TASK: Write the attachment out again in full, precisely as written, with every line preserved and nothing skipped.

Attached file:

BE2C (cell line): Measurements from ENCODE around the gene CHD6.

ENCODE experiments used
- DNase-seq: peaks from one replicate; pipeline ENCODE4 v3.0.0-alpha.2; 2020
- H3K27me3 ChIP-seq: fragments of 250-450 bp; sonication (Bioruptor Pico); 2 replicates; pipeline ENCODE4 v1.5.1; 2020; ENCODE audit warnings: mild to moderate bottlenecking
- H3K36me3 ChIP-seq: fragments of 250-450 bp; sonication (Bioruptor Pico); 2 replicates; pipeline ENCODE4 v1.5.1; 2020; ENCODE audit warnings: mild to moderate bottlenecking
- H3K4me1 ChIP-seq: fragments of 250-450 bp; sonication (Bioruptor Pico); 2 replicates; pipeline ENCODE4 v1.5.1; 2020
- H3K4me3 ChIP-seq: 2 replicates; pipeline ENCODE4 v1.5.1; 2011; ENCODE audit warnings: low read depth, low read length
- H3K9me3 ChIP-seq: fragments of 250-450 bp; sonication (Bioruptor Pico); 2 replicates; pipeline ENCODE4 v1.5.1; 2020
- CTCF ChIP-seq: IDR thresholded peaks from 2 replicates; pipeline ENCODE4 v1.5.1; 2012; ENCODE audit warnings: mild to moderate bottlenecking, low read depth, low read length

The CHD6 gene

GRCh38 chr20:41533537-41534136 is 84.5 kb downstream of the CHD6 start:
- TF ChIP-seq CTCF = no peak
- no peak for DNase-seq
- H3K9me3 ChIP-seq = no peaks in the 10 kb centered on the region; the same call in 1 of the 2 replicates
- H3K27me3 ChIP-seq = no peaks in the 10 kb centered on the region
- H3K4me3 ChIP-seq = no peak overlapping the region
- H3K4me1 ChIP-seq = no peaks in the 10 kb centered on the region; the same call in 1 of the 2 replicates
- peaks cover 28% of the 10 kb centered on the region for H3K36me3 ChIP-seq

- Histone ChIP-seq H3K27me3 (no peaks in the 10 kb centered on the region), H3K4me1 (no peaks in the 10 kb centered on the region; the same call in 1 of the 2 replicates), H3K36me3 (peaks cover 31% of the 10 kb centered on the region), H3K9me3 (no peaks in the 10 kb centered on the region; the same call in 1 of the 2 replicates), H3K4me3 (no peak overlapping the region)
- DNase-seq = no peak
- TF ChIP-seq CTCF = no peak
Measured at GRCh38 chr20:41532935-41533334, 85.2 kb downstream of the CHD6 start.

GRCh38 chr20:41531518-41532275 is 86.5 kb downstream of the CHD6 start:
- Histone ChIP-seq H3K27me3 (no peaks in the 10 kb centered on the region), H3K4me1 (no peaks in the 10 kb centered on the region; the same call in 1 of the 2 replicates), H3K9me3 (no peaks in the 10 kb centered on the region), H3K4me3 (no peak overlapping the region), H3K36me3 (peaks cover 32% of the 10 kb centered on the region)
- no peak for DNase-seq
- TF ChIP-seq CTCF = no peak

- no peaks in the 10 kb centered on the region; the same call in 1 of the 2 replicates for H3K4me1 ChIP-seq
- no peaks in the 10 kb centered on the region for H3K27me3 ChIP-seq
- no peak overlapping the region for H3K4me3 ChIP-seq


BE2C (cell line): Measurements from ENCODE around the gene CHD6.

ENCODE experiments used
- DNase-seq: peaks from one replicate; pipeline ENCODE4 v3.0.0-alpha.2; 2020
- H3K27me3 ChIP-seq: fragments of 250-450 bp; sonication (Bioruptor Pico); 2 replicates; pipeline ENCODE4 v1.5.1; 2020; ENCODE audit warnings: mild to moderate bottlenecking
- H3K36me3 ChIP-seq: fragments of 250-450 bp; sonication (Bioruptor Pico); 2 replicates; pipeline ENCODE4 v1.5.1; 2020; ENCODE audit warnings: mild to moderate bottlenecking
- H3K4me1 ChIP-seq: fragments of 250-450 bp; sonication (Bioruptor Pico); 2 replicates; pipeline ENCODE4 v1.5.1; 2020
- H3K4me3 ChIP-seq: 2 replicates; pipeline ENCODE4 v1.5.1; 2011; ENCODE audit warnings: low read depth, low read length
- H3K9me3 ChIP-seq: fragments of 250-450 bp; sonication (Bioruptor Pico); 2 replicates; pipeline ENCODE4 v1.5.1; 2020
- CTCF ChIP-seq: IDR thresholded peaks from 2 replicates; pipeline ENCODE4 v1.5.1; 2012; ENCODE audit warnings: mild to moderate bottlenecking, low read depth, low read length

The CHD6 gene

GRCh38 chr20:41533537-41534136 is 84.5 kb downstream of the CHD6 start:
- TF ChIP-seq CTCF = no peak
- no peak for DNase-seq
- H3K9me3 ChIP-seq = no peaks in the 10 kb centered on the region; the same call in 1 of the 2 replicates
- H3K27me3 ChIP-seq = no peaks in the 10 kb centered on the region
- H3K4me3 ChIP-seq = no peak overlapping the region
- H3K4me1 ChIP-seq = no peaks in the 10 kb centered on the region; the same call in 1 of the 2 replicates
- peaks cover 28% of the 10 kb centered on the region for H3K36me3 ChIP-seq

- Histone ChIP-seq H3K27me3 (no peaks in the 10 kb centered on the region), H3K4me1 (no peaks in the 10 kb centered on the region; the same call in 1 of the 2 replicates), H3K36me3 (peaks cover 31% of the 10 kb centered on the region), H3K9me3 (no peaks in the 10 kb centered on the region; the same call in 1 of the 2 replicates), H3K4me3 (no peak overlapping the region)
- DNase-seq = no peak
- TF ChIP-seq CTCF = no peak
Measured at GRCh38 chr20:41532935-41533334, 85.2 kb downstream of the CHD6 start.

GRCh38 chr20:41531518-41532275 is 86.5 kb downstream of the CHD6 start:
- Histone ChIP-seq H3K27me3 (no peaks in the 10 kb centered on the region), H3K4me1 (no peaks in the 10 kb centered on the region; the same call in 1 of the 2 replicates), H3K9me3 (no peaks in the 10 kb centered on the region), H3K4me3 (no peak overlapping the region), H3K36me3 (peaks cover 32% of the 10 kb centered on the region)
- no peak for DNase-seq
- TF ChIP-seq CTCF = no peak

- no peaks in the 10 kb centered on the region; the same call in 1 of the 2 replicates for H3K4me1 ChIP-seq
- no peaks in the 10 kb centered on the region for H3K27me3 ChIP-seq
- no peak overlapping the region for H3K4me3 ChIP-seq